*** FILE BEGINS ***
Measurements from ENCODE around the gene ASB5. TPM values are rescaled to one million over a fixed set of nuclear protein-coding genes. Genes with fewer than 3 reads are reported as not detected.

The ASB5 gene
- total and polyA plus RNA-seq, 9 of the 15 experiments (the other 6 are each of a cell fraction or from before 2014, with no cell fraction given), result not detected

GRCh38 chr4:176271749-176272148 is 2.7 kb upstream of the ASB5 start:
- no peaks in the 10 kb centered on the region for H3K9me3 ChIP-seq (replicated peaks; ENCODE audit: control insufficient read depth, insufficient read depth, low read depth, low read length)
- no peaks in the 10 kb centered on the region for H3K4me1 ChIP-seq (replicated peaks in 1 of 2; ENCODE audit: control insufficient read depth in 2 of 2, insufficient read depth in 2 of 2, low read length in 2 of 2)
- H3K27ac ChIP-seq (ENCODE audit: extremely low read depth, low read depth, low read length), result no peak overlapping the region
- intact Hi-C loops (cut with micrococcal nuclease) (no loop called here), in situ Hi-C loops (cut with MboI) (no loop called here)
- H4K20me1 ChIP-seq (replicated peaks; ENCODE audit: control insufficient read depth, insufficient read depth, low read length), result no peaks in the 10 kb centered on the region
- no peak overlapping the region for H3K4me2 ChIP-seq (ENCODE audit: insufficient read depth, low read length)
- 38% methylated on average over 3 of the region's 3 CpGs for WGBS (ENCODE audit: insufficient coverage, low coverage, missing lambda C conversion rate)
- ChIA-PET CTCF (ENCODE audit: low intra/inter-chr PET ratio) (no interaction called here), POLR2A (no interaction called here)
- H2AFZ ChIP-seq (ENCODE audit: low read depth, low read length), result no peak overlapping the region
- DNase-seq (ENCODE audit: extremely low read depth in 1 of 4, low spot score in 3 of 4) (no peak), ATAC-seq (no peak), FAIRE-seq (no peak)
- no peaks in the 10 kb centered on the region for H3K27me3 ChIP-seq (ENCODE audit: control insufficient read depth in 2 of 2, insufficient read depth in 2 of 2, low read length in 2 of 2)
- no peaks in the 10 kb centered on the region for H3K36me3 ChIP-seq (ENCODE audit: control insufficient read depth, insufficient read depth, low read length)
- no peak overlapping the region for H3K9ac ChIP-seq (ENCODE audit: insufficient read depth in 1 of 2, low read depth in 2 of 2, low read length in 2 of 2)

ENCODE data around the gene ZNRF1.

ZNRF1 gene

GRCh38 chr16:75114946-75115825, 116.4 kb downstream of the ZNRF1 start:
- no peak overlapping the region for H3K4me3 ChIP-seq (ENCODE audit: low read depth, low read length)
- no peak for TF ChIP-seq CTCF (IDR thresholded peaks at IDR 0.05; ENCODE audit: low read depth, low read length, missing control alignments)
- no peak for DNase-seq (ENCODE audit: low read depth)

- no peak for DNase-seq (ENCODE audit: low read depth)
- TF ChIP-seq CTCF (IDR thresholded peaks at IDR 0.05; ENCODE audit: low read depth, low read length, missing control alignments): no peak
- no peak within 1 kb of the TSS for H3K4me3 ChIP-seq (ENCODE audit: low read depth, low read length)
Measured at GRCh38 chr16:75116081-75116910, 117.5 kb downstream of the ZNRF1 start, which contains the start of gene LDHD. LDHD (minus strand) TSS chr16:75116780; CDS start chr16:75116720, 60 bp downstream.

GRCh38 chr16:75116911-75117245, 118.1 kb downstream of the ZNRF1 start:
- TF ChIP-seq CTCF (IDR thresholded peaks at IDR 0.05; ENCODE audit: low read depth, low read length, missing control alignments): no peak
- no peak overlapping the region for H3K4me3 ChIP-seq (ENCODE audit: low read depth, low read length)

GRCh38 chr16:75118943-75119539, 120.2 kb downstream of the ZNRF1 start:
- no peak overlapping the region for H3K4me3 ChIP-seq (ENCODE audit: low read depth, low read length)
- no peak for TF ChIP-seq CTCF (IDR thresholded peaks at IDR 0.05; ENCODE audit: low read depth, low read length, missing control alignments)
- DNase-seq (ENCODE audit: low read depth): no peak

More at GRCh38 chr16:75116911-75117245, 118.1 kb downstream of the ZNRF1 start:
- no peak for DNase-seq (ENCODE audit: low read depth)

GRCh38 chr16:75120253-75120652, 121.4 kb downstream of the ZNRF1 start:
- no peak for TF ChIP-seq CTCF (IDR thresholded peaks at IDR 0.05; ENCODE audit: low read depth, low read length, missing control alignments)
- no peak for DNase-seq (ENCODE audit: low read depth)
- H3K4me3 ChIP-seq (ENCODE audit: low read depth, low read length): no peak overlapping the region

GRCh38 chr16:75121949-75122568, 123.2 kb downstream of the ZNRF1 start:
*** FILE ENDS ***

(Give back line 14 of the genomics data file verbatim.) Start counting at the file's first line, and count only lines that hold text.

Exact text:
- DNase-seq (ENCODE audit: extremely low read depth in 1 of 4, low spot score in 3 of 4) (no peak), ATAC-seq (no peak), FAIRE-seq (no peak)